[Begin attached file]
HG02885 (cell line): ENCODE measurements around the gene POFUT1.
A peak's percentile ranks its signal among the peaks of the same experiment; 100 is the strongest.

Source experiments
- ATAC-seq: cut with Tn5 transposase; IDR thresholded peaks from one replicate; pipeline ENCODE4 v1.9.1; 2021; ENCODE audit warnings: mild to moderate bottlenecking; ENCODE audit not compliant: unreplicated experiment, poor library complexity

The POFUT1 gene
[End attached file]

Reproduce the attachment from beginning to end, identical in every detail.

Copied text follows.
HG02885 (cell line): ENCODE measurements around the gene POFUT1.
A peak's percentile ranks its signal among the peaks of the same experiment; 100 is the strongest.

Source experiments
- ATAC-seq: cut with Tn5 transposase; IDR thresholded peaks from one replicate; pipeline ENCODE4 v1.9.1; 2021; ENCODE audit warnings: mild to moderate bottlenecking; ENCODE audit not compliant: unreplicated experiment, poor library complexity

The POFUT1 gene